Personalized Marketing Isn’t Always About Automation

Author Avatar Oliver Bridge wrote this on May 13, 2019

Personalization has come a long way since, “Hi, < FIRST NAME>.“

Today’s marketers have their pick of AI-powered tools that can deliver an individualized solution with minimal effort.  

But, savvy prospects have gotten wise to the pre-programmed chatbots, and data-driven offers that promise profitability.

The thing is, automation and convenience don’t always win out — and personal videos can bring that tech-supported human connection that people crave.

Here, we’ll make a case for using technology to build trust, even when you can’t meet face-to-face.

Automation vs. Personalization vs. One-to-One

Automation is all about collecting data and using those insights to deliver relevant offers. You’ll see this across platforms like Netflix and Spotify, which recommend content based on existing preferences. The more time you spend on these platforms, the more likely you’ll see more recommendations that you’ll like.

E-commerce sites might deploy a similar approach based on past purchases, and news sites might make recommendations based on your reading habits.

Marketing automation, specifically, refers to technology that collects data and manages campaign activity. This helps brands with lead generation, nurturing, scoring, and customer retention. When managed properly, marketing automation can help you reach your target audience and ideally, drive sales and loyalty long term.

This combination of personalized recommendations and automated marketing means that customers are getting more relevant information at perfectly-timed intervals. All of this technology is designed to help brands deliver the best possible experience to their audience.

Customers see the value here, too. As this graphic illustrates, 75% of customers prefer that retailers collect personal details if that means they get a better shopping experience in return. Still, it also highlights the fact that people aren’t too keen on websites tracking their every move.

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However, it’s easy to forget the human element when you’re juggling several different tools.

Which underscores the importance of one-to-one marketing, which includes things like personalized videos, a hand-written note, or a phone call.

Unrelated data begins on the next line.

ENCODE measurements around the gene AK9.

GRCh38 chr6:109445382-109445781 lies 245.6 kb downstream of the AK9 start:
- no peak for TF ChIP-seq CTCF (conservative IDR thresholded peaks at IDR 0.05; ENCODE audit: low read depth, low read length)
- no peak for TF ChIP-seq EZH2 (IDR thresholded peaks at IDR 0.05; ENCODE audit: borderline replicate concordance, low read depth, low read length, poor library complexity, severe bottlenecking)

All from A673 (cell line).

Why Technology Alone Won’t Cut It

According to this study, 58% of customers believe that talking to a representative is the best way to get their desired outcome.

Despite the convenience of chatbots and virtual assistants, empathetic, knowledgeable humans still add the kind of value that drives loyalty.  

Not long ago, the concept of delivering personal offers to an online customer was unheard of.

That idea was limited to “IRL” interactions like going to get your haircut or hiring a landscaper to transform your backyard. Or, a brick-and-mortar store where the salesperson helped you pick out an outfit for an upcoming event.

The human touch has always been special, but it’s hard to deliver that level of personalization at scale. What’s the appropriate balance between automation and a personal message?

In this HubSpot piece, they go over some of the key elements that make up a customer experience strategy. You’ll notice that it’s a blend of convenience and ease—and things like personalization and reachability. Data collection allows brands to identify those most likely to buy and understand user behavior, but they don’t replace the human touch.

Limits of Automation

Automation is seen as inevitable in this day and age. We get it—and Bonjoro integrates with plenty of automation tools. There are countless ways that automation brings a ton of value to the table for marketers, but where things go wrong is when we go all-in on the hands-off approach.

This Evergage survey found that most brands see the value in personalization, but haven’t quite figured out how to best implement the right tools or feel that they haven’t yet gained the experience to make the most out of their strategy.